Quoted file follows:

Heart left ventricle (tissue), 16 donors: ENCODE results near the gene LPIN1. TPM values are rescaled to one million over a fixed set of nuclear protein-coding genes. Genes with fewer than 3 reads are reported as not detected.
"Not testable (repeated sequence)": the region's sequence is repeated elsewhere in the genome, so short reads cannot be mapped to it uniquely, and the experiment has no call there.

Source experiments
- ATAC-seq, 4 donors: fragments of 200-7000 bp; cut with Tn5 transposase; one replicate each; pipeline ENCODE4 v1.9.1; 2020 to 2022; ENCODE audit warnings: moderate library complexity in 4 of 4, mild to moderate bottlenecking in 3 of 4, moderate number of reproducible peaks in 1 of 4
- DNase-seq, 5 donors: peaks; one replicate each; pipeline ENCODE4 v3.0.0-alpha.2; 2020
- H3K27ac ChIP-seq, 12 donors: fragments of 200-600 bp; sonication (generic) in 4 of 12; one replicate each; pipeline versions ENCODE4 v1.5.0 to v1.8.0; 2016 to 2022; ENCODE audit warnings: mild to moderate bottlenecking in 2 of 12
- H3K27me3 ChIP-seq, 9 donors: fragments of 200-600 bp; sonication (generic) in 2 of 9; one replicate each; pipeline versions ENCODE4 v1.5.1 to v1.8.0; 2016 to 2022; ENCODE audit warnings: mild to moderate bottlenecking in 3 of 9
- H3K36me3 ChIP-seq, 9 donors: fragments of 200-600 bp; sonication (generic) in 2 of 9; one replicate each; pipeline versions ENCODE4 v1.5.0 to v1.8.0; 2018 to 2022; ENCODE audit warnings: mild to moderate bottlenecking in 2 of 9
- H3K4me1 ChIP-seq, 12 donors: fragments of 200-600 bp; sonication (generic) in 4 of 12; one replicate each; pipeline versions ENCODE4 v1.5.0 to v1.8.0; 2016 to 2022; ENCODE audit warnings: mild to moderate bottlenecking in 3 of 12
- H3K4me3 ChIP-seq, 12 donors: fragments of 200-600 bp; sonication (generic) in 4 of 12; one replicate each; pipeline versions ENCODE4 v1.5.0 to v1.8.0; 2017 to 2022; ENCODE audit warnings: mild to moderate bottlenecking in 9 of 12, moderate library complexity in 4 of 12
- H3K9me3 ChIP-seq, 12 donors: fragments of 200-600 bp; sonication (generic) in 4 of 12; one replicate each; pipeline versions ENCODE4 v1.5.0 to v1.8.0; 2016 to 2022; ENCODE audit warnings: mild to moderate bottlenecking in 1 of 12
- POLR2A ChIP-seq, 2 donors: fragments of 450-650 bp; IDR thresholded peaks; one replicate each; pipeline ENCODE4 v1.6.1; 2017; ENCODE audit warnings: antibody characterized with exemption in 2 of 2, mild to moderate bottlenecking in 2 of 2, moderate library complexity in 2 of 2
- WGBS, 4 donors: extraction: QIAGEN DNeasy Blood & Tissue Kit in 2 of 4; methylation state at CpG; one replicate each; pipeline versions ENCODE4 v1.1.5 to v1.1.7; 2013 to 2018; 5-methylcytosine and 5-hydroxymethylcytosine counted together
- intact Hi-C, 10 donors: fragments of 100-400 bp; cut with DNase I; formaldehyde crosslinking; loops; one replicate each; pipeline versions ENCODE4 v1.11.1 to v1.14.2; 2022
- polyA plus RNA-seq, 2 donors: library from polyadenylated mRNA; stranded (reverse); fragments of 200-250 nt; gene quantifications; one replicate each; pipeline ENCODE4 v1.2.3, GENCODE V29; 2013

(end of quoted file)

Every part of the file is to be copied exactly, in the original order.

Heart left ventricle (tissue), 16 donors: ENCODE results near the gene LPIN1. TPM values are rescaled to one million over a fixed set of nuclear protein-coding genes. Genes with fewer than 3 reads are reported as not detected.
"Not testable (repeated sequence)": the region's sequence is repeated elsewhere in the genome, so short reads cannot be mapped to it uniquely, and the experiment has no call there.

Source experiments
- ATAC-seq, 4 donors: fragments of 200-7000 bp; cut with Tn5 transposase; one replicate each; pipeline ENCODE4 v1.9.1; 2020 to 2022; ENCODE audit warnings: moderate library complexity in 4 of 4, mild to moderate bottlenecking in 3 of 4, moderate number of reproducible peaks in 1 of 4
- DNase-seq, 5 donors: peaks; one replicate each; pipeline ENCODE4 v3.0.0-alpha.2; 2020
- H3K27ac ChIP-seq, 12 donors: fragments of 200-600 bp; sonication (generic) in 4 of 12; one replicate each; pipeline versions ENCODE4 v1.5.0 to v1.8.0; 2016 to 2022; ENCODE audit warnings: mild to moderate bottlenecking in 2 of 12
- H3K27me3 ChIP-seq, 9 donors: fragments of 200-600 bp; sonication (generic) in 2 of 9; one replicate each; pipeline versions ENCODE4 v1.5.1 to v1.8.0; 2016 to 2022; ENCODE audit warnings: mild to moderate bottlenecking in 3 of 9
- H3K36me3 ChIP-seq, 9 donors: fragments of 200-600 bp; sonication (generic) in 2 of 9; one replicate each; pipeline versions ENCODE4 v1.5.0 to v1.8.0; 2018 to 2022; ENCODE audit warnings: mild to moderate bottlenecking in 2 of 9
- H3K4me1 ChIP-seq, 12 donors: fragments of 200-600 bp; sonication (generic) in 4 of 12; one replicate each; pipeline versions ENCODE4 v1.5.0 to v1.8.0; 2016 to 2022; ENCODE audit warnings: mild to moderate bottlenecking in 3 of 12
- H3K4me3 ChIP-seq, 12 donors: fragments of 200-600 bp; sonication (generic) in 4 of 12; one replicate each; pipeline versions ENCODE4 v1.5.0 to v1.8.0; 2017 to 2022; ENCODE audit warnings: mild to moderate bottlenecking in 9 of 12, moderate library complexity in 4 of 12
- H3K9me3 ChIP-seq, 12 donors: fragments of 200-600 bp; sonication (generic) in 4 of 12; one replicate each; pipeline versions ENCODE4 v1.5.0 to v1.8.0; 2016 to 2022; ENCODE audit warnings: mild to moderate bottlenecking in 1 of 12
- POLR2A ChIP-seq, 2 donors: fragments of 450-650 bp; IDR thresholded peaks; one replicate each; pipeline ENCODE4 v1.6.1; 2017; ENCODE audit warnings: antibody characterized with exemption in 2 of 2, mild to moderate bottlenecking in 2 of 2, moderate library complexity in 2 of 2
- WGBS, 4 donors: extraction: QIAGEN DNeasy Blood & Tissue Kit in 2 of 4; methylation state at CpG; one replicate each; pipeline versions ENCODE4 v1.1.5 to v1.1.7; 2013 to 2018; 5-methylcytosine and 5-hydroxymethylcytosine counted together
- intact Hi-C, 10 donors: fragments of 100-400 bp; cut with DNase I; formaldehyde crosslinking; loops; one replicate each; pipeline versions ENCODE4 v1.11.1 to v1.14.2; 2022
- polyA plus RNA-seq, 2 donors: library from polyadenylated mRNA; stranded (reverse); fragments of 200-250 nt; gene quantifications; one replicate each; pipeline ENCODE4 v1.2.3, GENCODE V29; 2013